Director Pavan Wadeyar forays into production with Dollu
The movie, made under the banner of Wadeeyar Films, marks the directorial debut of Sagar Puranik
Pavan Wadeyar, the director of films like Govindaya Namaha, Googly, Rana Vikrama, Jessie, Nataraja Service, and Natasaarvabhowma, is now taking his passion for cinema to another level. Pavan has launched his own production house called Wadeeyar Movies, and Dollu is the first film being made under his home banner. The film produced by Pavan Wadeyar and Apeksha Purohit is being directed by Sagar Puranik, who has won a National Award for his short film, Mahaan Hutatma. This is his first feature film, and it is based on Dollu Kunitha, a popular drum dance.
Dollu has television actor Karthik Mahesh making a transition to the silver screen. Having been a part of soap operas like Khushi, Akka, and the currently running Nimma Asha, he is now playing the lead role in this movie. Nidhi Hegde, who has worked in short films and a Telugu project, will be seen in the female lead role. Babu Hirannaiah, Chandra Mayur and Sharanya Suresh are also playing prominent roles.
The director has also brought in professional folk artistes from Bhoomikans Art and Folk Academy along with a troupe from Shivammogga as part of the cast.
Dollu is now in the post-production stages. Sharing his excitement about working on his first feature film, Sagar says it is a dream come true for him. “What was in the planning stage for years finally fell into place, with Pavan Wadeyar backing the project,” says the son of actor and KCA Chairman Sunil Puranik.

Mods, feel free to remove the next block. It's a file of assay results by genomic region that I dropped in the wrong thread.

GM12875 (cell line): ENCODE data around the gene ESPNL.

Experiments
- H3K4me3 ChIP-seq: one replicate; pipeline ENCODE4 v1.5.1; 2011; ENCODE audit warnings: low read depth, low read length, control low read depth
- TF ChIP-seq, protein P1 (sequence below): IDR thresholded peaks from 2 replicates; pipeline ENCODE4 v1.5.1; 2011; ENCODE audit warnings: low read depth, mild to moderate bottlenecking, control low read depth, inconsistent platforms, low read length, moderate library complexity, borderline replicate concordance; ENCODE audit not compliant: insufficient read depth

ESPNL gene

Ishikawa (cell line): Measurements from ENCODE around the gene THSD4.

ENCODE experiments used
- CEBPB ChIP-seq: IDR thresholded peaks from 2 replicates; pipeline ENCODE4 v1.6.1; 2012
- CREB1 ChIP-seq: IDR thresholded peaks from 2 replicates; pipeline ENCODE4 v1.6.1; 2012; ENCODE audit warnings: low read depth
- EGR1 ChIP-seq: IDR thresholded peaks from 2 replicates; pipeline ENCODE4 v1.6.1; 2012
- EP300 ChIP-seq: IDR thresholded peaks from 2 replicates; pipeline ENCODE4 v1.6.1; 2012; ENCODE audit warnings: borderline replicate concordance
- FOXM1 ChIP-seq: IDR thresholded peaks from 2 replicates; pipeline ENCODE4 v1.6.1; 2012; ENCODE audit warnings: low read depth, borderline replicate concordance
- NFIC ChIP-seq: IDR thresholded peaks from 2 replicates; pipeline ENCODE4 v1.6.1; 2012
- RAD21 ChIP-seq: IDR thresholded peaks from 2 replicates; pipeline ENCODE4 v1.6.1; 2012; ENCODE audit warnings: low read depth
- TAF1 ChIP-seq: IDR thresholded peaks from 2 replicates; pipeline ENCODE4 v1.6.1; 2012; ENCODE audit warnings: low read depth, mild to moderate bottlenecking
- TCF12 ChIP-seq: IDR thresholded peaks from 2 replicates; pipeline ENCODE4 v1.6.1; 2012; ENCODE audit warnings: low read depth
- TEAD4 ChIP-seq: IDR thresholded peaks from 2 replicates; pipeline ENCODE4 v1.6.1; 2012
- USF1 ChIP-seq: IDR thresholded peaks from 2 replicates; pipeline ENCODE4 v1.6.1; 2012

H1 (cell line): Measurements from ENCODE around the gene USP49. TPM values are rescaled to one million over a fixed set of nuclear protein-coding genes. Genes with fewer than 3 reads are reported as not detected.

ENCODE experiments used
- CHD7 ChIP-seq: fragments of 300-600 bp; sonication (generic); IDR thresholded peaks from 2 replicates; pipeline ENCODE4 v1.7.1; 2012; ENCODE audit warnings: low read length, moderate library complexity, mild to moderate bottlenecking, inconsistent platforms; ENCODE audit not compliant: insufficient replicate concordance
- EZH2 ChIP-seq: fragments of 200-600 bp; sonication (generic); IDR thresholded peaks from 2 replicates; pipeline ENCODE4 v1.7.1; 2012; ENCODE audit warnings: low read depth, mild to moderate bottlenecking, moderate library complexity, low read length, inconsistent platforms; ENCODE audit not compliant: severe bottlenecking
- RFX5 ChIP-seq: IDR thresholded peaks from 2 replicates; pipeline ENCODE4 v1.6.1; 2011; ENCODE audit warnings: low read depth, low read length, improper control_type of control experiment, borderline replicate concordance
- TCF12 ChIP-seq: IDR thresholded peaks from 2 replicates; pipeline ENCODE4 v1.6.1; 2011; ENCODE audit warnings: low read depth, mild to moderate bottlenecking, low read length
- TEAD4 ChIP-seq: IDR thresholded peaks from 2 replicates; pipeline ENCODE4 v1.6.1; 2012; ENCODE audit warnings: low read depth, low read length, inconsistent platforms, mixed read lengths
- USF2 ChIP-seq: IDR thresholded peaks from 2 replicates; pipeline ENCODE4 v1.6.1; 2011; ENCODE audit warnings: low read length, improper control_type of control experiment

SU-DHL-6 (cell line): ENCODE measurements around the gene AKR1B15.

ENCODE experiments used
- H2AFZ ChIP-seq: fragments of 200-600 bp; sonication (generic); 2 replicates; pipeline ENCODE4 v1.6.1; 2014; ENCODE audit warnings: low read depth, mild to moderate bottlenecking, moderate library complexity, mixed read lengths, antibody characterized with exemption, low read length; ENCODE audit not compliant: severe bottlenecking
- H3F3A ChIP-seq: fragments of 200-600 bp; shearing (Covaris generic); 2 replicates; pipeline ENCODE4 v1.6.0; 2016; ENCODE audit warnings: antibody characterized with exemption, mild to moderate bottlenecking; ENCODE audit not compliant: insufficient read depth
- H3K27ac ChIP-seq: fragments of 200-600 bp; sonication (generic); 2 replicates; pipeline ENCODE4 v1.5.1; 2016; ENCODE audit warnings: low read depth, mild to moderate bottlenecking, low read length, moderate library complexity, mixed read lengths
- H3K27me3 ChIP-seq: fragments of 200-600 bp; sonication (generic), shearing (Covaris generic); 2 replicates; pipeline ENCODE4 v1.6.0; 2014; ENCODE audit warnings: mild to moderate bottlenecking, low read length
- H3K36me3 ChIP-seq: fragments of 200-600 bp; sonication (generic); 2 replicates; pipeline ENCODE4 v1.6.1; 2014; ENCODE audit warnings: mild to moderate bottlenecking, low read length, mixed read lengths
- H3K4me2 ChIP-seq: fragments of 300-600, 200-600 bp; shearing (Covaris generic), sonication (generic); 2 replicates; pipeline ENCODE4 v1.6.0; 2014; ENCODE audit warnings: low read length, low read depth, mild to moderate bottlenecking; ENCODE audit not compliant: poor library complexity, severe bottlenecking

The screenplay of Dollu has been written by Shreenidhi DS, and music has been composed by Ananth Kamath. Abhilash Kalathi is handling the camera work, while BS Kemparaju is handling the editing.
Sagar, who is also an actor, says his fascination for art and culture, and especially Kannada folk culture, has brought a different approach to his directorial debut. “The performance of Dollu Kunitha is usually popular at government functions, and it is an exciting feeling to watch it live. This particular folk art is rich in visuals as well as audio, and that grabbed my attention. The story idea originated from there, and I wanted to bring that same tempo on to the big screen,” says Sagar who is clubbing the folk art with urban elements in the film. “I am exploring a tale of a boy who is a part of the folk band and his journey,” he explains.
While Karthik Mahesh took dance rehearsals and learnt Dollu Kunitha, Sagar also had the professional folk artists undertake acting rehearsals. “The whole process of the filmmaking was quite experimental, and I had the best support from the director and producer Pavan Wadeyar,” he says.